Wash all produce: Even if you are going to peel a cucumber or melon, give it a good scrub so you don’t transfer bacteria from the knife or peeler to the part you are going to eat. Most important, wash all lettuce, even if it comes in a bag that says triple washed.

Scientists have said the re-washing process is more likely to cross-contaminate the pre-washed greens with whatever crap was previously in a sink. The paper is in Food Protection Trends and available here.

Learn to love well done Cooking thoroughly is the best way to eliminate harmful bacteria from meats and poultry. For a list of temperatures for various foods, check the Web site Foodsafety.gov, and don’t rely on your eye alone. Pick up an inexpensive meat thermometer (no need for the expensive digital models) next time you are in the grocery store.

It doesn’t have to be well-done, just cooked to the proper temperature. A digital thermometer is easier to read. And the key is to use a tip-sensitive thermometer.

Understand organic: Organic doesn’t necessarily mean safer (but) … there is something reassuring about buying from a small organic farmer at a local stand or farmers’ market, even if it does cost more.

No, it is not more reassuring. Show me the data.

A separate Times story, a so-called Recipe for Health for Orange Chicken With Vegetables calls for “1 pound skinless, boneless chicken breast, preferably from a small producer of free-range chickens, cut into 1/4-inch thick by 1-inch long pieces.” No reason why, other than some food porn preference; no mention of salmonella and cross contamination; no mention of temping final product with a tip-sensitive thermometer.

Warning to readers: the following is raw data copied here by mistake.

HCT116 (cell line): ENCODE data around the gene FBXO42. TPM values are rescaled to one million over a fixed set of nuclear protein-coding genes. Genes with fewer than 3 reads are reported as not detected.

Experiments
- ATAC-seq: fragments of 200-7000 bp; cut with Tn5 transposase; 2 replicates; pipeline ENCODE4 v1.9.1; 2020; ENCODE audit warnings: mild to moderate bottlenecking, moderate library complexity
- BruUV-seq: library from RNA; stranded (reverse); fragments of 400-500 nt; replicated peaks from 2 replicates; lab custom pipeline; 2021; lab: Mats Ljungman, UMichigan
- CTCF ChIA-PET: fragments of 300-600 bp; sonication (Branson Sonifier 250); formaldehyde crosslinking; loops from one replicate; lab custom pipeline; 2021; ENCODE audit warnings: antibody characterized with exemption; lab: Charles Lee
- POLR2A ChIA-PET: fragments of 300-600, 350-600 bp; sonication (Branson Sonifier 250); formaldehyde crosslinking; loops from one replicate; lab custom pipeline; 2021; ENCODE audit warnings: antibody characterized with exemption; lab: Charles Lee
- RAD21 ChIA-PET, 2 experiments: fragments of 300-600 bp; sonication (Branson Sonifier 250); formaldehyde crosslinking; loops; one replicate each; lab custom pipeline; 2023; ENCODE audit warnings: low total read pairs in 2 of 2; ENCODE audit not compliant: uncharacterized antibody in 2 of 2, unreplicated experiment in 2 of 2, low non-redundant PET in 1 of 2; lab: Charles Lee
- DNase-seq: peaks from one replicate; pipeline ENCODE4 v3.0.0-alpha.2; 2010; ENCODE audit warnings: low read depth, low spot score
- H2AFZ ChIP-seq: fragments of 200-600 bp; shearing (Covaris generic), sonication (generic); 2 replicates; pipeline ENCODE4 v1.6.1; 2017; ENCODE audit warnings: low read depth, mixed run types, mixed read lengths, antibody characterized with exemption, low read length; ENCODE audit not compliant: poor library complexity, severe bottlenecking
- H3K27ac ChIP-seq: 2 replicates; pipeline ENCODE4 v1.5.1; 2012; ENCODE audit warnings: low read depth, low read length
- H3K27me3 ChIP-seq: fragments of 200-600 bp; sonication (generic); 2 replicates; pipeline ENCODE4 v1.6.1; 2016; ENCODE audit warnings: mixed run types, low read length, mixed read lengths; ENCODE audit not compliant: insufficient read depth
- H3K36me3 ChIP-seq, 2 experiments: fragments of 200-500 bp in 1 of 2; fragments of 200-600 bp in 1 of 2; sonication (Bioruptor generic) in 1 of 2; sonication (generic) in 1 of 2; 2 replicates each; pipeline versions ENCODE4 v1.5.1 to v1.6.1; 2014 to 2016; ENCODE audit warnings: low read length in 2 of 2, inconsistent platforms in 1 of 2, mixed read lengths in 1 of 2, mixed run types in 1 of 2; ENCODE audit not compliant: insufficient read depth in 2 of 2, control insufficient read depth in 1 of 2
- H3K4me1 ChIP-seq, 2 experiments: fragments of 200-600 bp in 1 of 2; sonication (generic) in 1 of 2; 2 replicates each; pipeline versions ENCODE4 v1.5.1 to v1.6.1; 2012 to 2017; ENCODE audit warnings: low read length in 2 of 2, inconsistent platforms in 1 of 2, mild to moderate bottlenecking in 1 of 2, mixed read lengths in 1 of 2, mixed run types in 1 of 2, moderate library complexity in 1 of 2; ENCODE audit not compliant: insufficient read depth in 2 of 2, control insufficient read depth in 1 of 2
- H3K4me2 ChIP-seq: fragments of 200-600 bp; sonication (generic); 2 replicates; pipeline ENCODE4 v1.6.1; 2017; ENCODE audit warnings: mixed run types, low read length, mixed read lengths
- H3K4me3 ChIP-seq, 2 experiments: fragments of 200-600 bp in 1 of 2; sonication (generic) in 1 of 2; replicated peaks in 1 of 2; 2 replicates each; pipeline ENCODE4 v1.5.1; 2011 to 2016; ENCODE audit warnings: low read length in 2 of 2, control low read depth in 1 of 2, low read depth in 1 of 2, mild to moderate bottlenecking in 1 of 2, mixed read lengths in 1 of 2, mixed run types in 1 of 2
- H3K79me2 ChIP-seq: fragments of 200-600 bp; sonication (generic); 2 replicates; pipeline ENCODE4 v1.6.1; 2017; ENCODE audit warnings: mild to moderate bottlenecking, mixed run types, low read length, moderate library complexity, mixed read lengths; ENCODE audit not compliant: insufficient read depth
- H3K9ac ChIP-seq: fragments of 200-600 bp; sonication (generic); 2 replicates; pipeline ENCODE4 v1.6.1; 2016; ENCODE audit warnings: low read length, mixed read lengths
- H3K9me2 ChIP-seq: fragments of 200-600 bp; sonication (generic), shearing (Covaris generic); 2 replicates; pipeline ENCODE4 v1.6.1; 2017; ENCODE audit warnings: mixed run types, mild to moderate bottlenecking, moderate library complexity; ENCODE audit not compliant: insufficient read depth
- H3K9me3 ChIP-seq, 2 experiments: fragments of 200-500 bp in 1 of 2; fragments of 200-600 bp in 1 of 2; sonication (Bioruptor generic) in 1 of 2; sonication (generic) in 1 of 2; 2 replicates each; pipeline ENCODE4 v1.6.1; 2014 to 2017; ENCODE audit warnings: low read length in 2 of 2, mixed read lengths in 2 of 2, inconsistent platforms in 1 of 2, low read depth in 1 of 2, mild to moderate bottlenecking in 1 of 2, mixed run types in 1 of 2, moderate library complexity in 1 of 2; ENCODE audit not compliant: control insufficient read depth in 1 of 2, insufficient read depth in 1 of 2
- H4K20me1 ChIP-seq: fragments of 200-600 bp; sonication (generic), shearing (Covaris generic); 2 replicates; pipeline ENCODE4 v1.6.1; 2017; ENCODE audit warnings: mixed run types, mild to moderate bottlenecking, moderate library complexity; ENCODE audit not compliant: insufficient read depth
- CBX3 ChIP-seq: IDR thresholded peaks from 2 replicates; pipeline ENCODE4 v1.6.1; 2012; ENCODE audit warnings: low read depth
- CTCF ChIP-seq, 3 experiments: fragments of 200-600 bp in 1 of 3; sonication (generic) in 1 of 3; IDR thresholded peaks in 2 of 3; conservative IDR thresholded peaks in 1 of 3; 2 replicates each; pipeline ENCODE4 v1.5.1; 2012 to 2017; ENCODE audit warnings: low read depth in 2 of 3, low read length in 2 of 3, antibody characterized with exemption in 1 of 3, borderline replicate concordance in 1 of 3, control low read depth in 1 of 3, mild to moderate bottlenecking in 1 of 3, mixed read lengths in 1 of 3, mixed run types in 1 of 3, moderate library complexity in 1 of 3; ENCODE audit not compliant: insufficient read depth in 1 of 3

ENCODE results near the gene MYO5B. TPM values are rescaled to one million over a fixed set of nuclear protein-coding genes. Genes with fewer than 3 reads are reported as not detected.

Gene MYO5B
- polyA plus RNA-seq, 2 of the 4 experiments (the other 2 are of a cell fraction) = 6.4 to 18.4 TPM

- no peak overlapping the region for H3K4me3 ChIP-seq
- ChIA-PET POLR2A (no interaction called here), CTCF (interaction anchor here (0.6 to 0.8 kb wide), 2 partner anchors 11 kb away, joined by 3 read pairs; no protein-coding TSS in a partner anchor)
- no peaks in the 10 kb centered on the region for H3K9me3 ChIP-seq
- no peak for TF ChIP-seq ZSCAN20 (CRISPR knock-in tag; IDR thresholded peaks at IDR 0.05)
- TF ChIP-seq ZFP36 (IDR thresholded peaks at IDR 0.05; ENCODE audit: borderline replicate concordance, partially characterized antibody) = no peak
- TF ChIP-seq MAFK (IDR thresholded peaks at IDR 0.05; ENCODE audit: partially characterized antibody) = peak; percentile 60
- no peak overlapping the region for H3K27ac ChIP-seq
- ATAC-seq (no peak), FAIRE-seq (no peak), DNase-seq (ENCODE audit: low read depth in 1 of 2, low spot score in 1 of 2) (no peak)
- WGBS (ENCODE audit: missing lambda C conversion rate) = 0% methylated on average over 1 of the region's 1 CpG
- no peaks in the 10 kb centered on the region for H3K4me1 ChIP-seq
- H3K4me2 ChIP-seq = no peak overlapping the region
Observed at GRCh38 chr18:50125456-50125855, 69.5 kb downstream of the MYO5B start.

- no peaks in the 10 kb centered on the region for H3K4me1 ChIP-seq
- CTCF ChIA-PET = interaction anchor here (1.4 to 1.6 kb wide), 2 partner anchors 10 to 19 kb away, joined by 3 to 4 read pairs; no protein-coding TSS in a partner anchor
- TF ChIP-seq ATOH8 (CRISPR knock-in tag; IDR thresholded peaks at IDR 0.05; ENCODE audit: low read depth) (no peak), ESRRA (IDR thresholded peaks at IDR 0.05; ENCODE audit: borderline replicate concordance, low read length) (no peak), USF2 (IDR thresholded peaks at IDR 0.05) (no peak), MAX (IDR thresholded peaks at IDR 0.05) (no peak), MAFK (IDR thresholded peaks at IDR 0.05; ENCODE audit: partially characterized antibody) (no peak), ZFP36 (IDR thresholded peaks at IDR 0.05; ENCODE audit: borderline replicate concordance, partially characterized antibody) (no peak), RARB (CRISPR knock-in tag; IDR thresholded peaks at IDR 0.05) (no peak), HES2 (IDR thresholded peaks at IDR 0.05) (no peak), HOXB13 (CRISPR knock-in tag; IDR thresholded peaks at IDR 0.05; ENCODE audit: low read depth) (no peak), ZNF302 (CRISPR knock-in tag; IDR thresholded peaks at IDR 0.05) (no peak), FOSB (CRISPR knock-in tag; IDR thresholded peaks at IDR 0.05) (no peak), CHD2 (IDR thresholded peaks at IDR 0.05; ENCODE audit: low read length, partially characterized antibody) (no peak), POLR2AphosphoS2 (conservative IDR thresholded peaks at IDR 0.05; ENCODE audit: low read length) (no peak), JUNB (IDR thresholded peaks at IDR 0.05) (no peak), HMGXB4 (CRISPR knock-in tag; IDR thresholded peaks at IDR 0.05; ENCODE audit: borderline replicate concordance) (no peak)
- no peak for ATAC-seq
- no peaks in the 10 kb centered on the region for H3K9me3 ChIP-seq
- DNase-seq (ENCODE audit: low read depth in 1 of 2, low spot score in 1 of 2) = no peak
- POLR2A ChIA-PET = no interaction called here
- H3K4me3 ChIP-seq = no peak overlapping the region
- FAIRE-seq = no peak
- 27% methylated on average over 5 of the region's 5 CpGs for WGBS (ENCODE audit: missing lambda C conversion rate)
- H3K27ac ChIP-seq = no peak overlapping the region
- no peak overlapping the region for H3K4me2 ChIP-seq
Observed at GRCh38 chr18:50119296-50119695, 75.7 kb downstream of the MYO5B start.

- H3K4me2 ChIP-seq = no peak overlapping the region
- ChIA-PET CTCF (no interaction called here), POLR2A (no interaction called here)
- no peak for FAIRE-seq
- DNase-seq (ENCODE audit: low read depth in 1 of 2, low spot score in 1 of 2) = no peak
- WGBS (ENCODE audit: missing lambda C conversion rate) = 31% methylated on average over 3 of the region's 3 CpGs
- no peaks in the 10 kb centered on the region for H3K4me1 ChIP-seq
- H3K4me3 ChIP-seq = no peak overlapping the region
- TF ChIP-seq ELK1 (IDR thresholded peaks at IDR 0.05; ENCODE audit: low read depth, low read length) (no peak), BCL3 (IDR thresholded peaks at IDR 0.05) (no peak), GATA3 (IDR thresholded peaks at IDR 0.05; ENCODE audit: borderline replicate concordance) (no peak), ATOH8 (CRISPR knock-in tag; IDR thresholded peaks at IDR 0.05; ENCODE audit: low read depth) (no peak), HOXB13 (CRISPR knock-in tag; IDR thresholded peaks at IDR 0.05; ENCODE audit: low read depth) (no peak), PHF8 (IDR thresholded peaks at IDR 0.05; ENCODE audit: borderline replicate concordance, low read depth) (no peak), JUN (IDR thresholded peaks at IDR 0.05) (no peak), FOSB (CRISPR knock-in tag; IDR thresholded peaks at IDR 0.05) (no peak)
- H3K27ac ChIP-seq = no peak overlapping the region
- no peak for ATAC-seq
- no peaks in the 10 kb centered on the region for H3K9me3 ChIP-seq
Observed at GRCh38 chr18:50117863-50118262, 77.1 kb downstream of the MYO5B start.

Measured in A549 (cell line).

Food safety, news, and the slow death of journalism

I’ve been doing food safety news for 16 years – aggregating, analyzing, and everything else. Archives are available online going back to Jan. 1, 1996.

I believe in  the 4 Rs of food safety communications — rapid, reliable, repeated and relevant. I believe in using new media. I believe the rose does go on the front, big guy.

But I don’t believe in using new media to just blindly repeat what government or someone else says. Beyond being scientifically inaccurate, it’s really boring.

Food safety reporting, or what is supposed to pass for it, has become incredibly boring. Recirculating a press release is not journalism. And it’s not about asking questions.